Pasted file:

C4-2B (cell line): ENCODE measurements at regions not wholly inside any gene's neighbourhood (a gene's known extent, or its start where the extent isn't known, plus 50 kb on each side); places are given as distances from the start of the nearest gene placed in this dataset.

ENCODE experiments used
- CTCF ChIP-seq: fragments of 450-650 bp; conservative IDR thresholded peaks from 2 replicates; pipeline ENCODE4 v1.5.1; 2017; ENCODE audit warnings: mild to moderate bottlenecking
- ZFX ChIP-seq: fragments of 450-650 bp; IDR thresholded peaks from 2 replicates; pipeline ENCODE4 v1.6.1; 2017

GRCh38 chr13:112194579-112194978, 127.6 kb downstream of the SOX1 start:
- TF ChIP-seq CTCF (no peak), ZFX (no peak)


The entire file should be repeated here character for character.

C4-2B (cell line): ENCODE measurements at regions not wholly inside any gene's neighbourhood (a gene's known extent, or its start where the extent isn't known, plus 50 kb on each side); places are given as distances from the start of the nearest gene placed in this dataset.

ENCODE experiments used
- CTCF ChIP-seq: fragments of 450-650 bp; conservative IDR thresholded peaks from 2 replicates; pipeline ENCODE4 v1.5.1; 2017; ENCODE audit warnings: mild to moderate bottlenecking
- ZFX ChIP-seq: fragments of 450-650 bp; IDR thresholded peaks from 2 replicates; pipeline ENCODE4 v1.6.1; 2017

GRCh38 chr13:112194579-112194978, 127.6 kb downstream of the SOX1 start:
- TF ChIP-seq CTCF (no peak), ZFX (no peak)